For his part, the legionnaire’s side is much better protected. He wears a layered cuirass that gives him a lot of mobility despite its thirty-five-pound weight. The legions have a one-size-fits-all cuirass because, thanks to its lacing, the armor can be loosened or tightened to fit the man wearing it.
A surprising thing is that even as the battle is raging the centurions keep on dispensing advice, criticism, and encouragement as if it were a training exercise. They do what a boxer’s trainer does from the side of the ring. Only they too are in the ring, in the middle of the fray.
The barbarians doggedly hurl themselves individually against the Roman shields, in accordance with the traditional logic of heroic combat. But the Romans work in teams. While one legionnaire is fighting, the one behind him raises his shield and extends it, tilting it slightly, to protect the neck and the left side of his comrade. And if necessary he slams his shield into the enemy’s face. The shield, in fact, also makes for an excellent offensive weapon.
For an instant the centurion sees all white. He has just been dealt a tremendous blow to the helmet. But the protective cross braces on the skull piece have saved him. Without losing his composure he thrusts his gladius at the throat of his adversary, who collapses to the ground. And then again into the side of the adversary’s comrade, who was momentarily taken aback on seeing the first man struck down.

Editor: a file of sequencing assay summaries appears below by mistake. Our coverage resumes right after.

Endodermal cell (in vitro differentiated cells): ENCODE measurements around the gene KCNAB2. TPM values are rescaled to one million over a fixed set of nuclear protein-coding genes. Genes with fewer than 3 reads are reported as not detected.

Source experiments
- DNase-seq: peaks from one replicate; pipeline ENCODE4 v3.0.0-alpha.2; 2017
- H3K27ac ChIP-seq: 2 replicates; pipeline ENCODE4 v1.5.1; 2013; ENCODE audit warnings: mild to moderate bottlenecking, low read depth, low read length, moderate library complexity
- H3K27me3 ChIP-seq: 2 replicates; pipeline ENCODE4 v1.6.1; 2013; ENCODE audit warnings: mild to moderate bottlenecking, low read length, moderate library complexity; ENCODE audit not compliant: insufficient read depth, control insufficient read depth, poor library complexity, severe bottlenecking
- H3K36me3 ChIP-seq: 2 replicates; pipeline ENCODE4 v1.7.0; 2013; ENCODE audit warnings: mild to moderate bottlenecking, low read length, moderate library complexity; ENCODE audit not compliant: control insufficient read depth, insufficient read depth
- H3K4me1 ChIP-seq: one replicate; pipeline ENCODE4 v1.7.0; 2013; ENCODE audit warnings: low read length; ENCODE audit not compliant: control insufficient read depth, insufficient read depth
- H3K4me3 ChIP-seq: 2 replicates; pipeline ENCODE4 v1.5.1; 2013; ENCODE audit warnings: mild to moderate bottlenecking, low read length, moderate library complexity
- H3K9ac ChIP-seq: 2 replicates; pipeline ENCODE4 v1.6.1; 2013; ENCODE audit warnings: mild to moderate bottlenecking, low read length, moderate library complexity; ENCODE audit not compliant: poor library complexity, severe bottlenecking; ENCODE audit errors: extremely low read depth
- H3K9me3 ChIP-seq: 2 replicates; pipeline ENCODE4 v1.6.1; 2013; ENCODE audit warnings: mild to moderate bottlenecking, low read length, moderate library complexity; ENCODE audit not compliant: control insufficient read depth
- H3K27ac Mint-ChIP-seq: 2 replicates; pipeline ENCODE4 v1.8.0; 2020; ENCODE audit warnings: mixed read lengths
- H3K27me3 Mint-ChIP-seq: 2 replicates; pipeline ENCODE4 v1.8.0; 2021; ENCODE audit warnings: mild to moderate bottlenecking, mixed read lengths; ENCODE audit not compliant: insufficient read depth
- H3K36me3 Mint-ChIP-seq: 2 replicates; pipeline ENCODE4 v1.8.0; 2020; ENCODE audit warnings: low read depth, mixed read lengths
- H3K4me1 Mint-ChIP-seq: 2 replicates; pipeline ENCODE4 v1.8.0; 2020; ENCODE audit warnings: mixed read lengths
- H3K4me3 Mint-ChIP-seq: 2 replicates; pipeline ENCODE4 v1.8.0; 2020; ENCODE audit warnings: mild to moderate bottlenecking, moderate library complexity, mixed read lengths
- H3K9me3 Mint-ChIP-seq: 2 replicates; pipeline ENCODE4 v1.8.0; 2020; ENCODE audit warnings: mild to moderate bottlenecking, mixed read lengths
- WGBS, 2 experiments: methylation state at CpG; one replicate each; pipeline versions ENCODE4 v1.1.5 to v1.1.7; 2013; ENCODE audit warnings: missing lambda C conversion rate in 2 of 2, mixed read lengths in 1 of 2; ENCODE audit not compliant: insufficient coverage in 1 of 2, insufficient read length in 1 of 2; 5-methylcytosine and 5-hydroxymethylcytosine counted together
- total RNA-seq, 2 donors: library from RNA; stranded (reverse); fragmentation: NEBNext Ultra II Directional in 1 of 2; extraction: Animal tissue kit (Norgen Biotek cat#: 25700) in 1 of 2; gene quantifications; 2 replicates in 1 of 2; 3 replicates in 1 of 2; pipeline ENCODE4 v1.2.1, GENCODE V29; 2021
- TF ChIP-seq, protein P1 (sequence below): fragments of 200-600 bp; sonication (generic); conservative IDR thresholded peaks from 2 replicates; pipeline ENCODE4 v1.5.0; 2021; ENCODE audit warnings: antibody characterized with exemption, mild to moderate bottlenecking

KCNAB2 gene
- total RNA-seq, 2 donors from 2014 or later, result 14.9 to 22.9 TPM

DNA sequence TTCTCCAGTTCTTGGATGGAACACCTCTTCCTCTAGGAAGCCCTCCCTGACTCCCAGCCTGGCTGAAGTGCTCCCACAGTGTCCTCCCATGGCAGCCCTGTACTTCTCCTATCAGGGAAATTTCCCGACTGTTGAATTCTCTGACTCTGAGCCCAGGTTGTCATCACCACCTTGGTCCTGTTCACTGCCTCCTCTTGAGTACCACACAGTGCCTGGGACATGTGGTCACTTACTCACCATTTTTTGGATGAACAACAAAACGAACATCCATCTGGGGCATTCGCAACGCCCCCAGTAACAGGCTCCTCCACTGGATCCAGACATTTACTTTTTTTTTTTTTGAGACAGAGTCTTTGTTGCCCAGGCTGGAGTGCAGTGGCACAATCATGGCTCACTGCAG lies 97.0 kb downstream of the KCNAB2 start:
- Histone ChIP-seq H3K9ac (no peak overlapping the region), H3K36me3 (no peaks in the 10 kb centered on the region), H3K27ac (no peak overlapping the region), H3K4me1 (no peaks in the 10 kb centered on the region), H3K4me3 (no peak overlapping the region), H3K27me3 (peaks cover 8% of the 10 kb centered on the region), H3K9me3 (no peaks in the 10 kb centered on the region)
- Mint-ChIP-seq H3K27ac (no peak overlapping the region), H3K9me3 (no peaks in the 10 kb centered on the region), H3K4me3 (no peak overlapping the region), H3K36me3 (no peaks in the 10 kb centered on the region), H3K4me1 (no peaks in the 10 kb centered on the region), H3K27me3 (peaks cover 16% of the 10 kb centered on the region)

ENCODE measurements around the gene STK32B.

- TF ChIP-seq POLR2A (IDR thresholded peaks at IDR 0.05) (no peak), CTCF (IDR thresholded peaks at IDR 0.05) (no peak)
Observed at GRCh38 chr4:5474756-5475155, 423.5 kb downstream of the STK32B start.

Now, however, the Roman front line is getting tired. The centurion, although fighting intensely, notices it out of the corner of his eye and waits for the right moment. As soon as the barbarians drop back to organize a new assault, he shouts the order: “Mutatio!”
The soldiers on the front line back up a step and their comrades in the second line take their place. So the front line has been reformed with fresh soldiers, while the barbarians get steadily more tired and less able to think straight.
The centurion observes the middle sector of the Roman lines, where the enemy have concentrated their attack. It holds and gradually repulses the Chatti assault. Horrified, he notices that an auxiliary has just decapitated one of the enemy and is holding the severed head by the hair with his teeth. The auxiliaries are barbarians and it is part of their tradition to cut off the heads of their enemies. The Celts, for example, nail their enemies’ heads to the roof beams of their log cabins as if they were hunting trophies; or they display the heads and skulls of their dead enemies at the entrances to their villages. Beyond the borders of the empire, Europe is populated by tribes of headhunters.